The Employment Tribunal service itself has an informative website and there is further information on the government's direct.gov.uk website. Employers can get advice from the Government's BERR (Department for Business, Enterprise and Regulatory Reform) website, or their local Business Link organisation.

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[Add a Comment]
Nellie - Your Question:
My company are looking at relocating from 10 miles away to 20 miles away. I have a medical condition that means some days I am unable to drive, the new office is on a trading estate accessible by car and limited public transport. To get to the new office via public transport it would mean travelling 4 hours per day. They have also requested we move within the next 5 - 6 weeks. What rights do I have?

Our Response:
You can see more via the gov.uk link here , which should help answer your question.
WorkingRights - 17-Oct-17 @ 2:02 PM
My company are looking at relocating from 10 miles away to 20 miles away. I have a medical condition that means some days I am unable to drive, the new office is on a trading estate accessible by car and limited public transport. To get to the new office via public transport it would mean travelling 4 hours per day. They have also requested we move within the next 5 - 6 weeks. What rights do i have?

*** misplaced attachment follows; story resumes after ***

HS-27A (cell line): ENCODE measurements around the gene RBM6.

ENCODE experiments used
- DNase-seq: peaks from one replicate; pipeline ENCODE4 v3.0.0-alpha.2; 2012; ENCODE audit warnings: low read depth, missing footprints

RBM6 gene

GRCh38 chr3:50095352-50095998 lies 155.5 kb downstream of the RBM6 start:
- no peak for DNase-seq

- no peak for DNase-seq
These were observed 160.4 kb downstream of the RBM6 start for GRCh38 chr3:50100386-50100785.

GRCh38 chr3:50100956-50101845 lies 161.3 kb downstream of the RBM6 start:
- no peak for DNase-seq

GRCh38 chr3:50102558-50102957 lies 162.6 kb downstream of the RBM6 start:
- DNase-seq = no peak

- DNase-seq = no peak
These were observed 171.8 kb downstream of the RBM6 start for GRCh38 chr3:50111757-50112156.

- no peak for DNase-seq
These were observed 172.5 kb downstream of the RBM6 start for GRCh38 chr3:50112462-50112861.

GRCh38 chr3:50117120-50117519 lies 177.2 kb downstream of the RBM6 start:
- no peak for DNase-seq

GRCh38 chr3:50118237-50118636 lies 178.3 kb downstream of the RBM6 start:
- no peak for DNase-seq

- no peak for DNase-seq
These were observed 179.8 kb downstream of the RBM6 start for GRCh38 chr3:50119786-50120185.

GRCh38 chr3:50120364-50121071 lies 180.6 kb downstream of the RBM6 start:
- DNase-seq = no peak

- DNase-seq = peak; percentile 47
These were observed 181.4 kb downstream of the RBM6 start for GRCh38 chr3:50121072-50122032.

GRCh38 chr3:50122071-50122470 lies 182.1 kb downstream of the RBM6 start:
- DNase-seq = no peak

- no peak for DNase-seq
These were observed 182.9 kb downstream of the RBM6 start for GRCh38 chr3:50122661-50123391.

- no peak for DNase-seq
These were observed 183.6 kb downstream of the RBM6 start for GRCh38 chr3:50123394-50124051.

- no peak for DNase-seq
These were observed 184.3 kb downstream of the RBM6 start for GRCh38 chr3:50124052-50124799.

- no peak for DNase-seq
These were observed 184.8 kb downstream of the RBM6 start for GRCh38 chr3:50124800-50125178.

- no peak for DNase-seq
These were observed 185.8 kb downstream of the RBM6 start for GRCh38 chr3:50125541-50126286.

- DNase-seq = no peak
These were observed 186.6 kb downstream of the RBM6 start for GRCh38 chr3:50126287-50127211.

Nellie - 13-Oct-17 @ 6:37 PM
I'm asking on behalf of my niece who has worked for the same company for 14 years since leaving school. She was recently sacked for gross misconduct for something that happened at Christmas(she was sacked in April) she had no warning. Can they do this to her without any discussion, meeting with her to discuss etc etc? She worked in a shop & served her shop discount partner which was a company policy not to do. She made a mistake & thought no more of it then 4 month later they dismiss her for it without any warning. Is this right?
Niecey - 8-Jun-17 @ 2:01 PM
birdie - Your Question:
I work full time my time is split 50% to two different jobs. One of the jobs is being outsourced I have not been officially told though I have attended a meeting with the company I have been verbally advised not to worry as there is other work. Recent conversations as led me to distrust this 'dont worry attitude what are my rights

Our Response:
Much depends upon what type of contract you are on and what the terms of the contract are. As the details of your question are a little vague, it is difficult to answer in any detail.
WorkingRights - 26-Apr-17 @ 1:33 PM
I work full time my time is split 50% to two different jobs.One of the jobs is being outsourced I have not been officially told though I have attended a meeting with the company I have been verbally advised not to worry as there is other work.Recent conversations as led me to distrust this 'dont worry attitude what are my rights
birdie - 25-Apr-17 @ 2:55 PM
My place of employment has moved from 15 miles (40 mins ) to 25miles(1 hr 10 mins) and because I have a severely handicapped and disabled husband at home I feel this is far to far to travel and will cost me approx £25.00 a week more in fuel. My employer states that my job is open for me,however if I choose not to take it,so be it. Am I entitled to redundancy due to the unreasonable travel distance and cost? I took the job originally because I was able to get back to my husband quickly should he have a major problem, but the additional time puts him at a much greater risk if I am unable to attend him promptly.What is my legal position regarding redundancy if it becomes impossible for me to be so far away from my severely disabled husband.
Lena - 16-Jan-17 @ 3:16 PM